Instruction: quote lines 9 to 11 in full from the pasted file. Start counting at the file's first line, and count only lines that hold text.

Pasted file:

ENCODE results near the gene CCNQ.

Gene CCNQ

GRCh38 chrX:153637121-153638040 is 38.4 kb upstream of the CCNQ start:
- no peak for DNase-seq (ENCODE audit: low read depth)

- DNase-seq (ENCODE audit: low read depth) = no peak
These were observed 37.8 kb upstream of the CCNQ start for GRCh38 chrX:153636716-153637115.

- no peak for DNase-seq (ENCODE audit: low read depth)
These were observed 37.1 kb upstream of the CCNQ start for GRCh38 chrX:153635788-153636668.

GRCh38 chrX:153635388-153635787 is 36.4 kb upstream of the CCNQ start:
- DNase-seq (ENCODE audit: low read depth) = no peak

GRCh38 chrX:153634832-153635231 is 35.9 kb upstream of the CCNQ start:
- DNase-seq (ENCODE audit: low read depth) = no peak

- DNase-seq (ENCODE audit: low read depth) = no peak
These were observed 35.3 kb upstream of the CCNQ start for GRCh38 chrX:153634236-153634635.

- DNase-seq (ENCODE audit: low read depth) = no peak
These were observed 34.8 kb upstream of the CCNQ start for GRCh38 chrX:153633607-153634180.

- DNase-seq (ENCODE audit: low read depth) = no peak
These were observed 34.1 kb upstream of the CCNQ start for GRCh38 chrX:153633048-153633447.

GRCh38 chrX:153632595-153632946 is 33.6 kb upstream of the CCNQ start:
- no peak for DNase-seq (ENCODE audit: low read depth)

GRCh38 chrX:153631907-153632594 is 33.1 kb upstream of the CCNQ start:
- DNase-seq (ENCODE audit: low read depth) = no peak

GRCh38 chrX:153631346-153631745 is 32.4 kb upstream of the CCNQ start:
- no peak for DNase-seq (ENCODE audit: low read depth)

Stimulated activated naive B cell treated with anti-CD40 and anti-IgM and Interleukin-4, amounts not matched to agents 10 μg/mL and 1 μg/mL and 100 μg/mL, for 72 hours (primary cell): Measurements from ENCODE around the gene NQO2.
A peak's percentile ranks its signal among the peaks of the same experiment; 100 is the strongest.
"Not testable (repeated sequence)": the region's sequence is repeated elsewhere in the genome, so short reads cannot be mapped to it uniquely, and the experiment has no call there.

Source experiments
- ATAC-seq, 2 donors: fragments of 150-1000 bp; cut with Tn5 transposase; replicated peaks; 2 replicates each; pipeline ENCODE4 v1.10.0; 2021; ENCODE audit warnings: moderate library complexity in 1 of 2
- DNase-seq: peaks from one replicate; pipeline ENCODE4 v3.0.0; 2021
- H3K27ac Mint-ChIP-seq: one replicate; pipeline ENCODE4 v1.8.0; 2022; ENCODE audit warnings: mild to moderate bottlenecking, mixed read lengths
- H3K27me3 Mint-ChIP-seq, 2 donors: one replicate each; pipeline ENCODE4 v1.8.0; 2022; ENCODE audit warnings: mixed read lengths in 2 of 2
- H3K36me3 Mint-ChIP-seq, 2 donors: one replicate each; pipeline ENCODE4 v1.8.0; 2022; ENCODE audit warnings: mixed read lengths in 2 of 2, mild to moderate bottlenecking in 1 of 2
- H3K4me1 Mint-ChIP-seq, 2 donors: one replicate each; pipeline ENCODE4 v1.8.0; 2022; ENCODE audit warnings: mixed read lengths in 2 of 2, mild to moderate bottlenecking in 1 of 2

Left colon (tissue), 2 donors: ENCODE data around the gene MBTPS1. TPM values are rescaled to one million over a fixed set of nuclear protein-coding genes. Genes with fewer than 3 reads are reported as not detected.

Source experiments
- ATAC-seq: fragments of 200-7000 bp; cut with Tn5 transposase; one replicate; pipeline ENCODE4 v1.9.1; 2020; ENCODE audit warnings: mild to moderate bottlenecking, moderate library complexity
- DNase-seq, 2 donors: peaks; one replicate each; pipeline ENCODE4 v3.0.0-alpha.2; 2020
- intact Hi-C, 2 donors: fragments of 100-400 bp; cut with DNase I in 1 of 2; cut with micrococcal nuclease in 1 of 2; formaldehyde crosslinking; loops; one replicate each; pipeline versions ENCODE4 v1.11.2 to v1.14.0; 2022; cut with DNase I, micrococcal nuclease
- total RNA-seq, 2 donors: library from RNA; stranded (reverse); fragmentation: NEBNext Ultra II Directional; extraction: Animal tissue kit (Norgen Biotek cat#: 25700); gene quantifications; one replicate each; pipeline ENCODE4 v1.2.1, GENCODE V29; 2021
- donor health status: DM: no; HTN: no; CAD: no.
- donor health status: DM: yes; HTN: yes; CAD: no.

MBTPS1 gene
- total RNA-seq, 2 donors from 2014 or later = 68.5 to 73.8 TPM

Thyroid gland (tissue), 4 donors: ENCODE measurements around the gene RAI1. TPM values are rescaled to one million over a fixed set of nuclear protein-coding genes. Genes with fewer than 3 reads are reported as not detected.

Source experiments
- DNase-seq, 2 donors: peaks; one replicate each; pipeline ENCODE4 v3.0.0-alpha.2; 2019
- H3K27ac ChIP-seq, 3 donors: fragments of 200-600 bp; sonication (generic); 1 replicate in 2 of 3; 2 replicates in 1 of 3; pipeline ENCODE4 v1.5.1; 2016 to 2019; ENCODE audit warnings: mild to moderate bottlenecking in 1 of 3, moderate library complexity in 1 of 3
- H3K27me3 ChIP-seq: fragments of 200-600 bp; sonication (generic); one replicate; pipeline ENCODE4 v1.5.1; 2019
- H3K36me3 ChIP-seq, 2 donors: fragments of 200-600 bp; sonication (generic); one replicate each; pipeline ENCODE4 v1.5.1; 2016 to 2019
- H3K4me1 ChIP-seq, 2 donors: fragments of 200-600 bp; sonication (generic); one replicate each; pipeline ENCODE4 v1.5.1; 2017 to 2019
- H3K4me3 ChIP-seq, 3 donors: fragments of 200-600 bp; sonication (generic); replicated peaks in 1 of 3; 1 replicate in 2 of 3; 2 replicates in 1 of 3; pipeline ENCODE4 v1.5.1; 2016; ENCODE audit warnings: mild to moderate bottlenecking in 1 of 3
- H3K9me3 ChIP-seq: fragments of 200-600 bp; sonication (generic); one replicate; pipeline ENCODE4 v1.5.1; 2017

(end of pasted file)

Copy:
GRCh38 chrX:153635388-153635787 is 36.4 kb upstream of the CCNQ start:
- DNase-seq (ENCODE audit: low read depth) = no peak

GRCh38 chrX:153634832-153635231 is 35.9 kb upstream of the CCNQ start: